The Carrera Abarth is among the rarest Porsche models in existence as there were only 21 originally made. Contributing to their mystery, who actually built these Franco Scaglione-designed Porsches still remains unknown. Built on a Porsche 356B chassis, these aluminum cars pushed racing limits to new heights, and, as Bill Ousler notes in Porsche Racing Cars, these customizations were executed to suffice an FIA regulation. At the time, the rules defined a “car” by its chassis and running gear, rather than by a complete calculation of the body dimensions.
Keeping FIA rules and regulations in mind, Porsche sought out designers in 1960 to create a new lightweight 356 body. Finding the perfect match in Italian company, Abarth, Porsche elected to go with the designs of Franco Scaglione. His new designs attempted to reduce frontal area and overall height of the vehicle, as well as add an adjustable scoop on rear deck lid. Comprised completely of aluminum, the Abarth body was smaller than the Reutter 356 in every way and reduced drag from.398 to .365 Cd.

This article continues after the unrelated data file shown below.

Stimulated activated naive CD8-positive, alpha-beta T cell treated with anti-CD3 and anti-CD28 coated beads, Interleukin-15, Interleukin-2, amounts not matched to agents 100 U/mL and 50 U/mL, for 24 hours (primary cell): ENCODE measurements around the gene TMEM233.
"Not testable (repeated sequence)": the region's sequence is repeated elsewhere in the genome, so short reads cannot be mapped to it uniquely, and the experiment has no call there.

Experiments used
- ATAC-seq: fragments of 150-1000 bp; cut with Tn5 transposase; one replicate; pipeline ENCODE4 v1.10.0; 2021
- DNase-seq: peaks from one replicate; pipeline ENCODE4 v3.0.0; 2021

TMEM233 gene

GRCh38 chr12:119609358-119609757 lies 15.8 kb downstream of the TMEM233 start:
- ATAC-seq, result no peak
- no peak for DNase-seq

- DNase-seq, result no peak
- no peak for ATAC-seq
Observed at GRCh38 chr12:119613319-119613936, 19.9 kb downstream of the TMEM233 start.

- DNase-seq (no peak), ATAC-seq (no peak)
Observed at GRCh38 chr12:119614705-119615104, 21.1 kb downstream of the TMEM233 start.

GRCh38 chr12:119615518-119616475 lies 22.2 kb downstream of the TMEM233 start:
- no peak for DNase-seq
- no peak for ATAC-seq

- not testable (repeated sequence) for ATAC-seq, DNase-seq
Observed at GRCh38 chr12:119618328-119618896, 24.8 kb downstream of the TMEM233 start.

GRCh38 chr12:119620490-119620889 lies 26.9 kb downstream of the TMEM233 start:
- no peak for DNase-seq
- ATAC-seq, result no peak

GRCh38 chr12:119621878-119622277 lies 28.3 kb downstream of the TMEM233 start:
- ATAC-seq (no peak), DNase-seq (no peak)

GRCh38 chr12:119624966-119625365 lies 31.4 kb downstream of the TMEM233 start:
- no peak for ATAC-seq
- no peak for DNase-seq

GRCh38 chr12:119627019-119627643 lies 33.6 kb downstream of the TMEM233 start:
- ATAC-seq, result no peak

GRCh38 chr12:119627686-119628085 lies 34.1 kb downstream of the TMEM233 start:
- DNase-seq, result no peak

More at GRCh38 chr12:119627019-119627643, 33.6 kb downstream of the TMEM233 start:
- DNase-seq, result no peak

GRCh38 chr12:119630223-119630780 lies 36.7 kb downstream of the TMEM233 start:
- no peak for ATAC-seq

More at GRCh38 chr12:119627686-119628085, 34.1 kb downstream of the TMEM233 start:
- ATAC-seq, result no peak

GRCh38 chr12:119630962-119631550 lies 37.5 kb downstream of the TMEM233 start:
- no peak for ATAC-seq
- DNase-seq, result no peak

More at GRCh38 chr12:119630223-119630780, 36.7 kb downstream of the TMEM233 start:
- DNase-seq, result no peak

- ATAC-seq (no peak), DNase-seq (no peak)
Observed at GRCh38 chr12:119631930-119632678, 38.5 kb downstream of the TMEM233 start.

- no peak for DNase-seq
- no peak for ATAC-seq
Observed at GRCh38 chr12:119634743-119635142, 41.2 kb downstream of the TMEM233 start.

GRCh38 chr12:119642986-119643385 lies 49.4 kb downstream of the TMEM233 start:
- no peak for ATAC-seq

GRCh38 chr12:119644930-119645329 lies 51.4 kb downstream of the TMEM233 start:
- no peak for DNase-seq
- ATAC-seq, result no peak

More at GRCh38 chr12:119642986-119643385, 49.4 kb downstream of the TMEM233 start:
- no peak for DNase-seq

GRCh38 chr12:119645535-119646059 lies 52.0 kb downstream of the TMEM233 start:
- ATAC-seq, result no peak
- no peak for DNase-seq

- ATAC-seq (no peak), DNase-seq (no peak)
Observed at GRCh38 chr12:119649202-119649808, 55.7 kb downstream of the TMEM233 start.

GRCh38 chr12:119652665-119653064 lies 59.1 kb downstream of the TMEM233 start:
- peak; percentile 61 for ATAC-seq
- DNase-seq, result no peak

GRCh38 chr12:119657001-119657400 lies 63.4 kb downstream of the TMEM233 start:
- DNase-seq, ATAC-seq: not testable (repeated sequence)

The first prototypes were delivered from Turin in 1960, and although a bit rough were sufficient to win the Targa Florio. It was Paul Sträle who bought the second prototype and was able to finish first again at Targa Florio the following year.
Al Lager’s Abarth would be a nice addition to any Porsche aficionado’s collection, or would be a great new car for the track – it is race ready, and it is fast!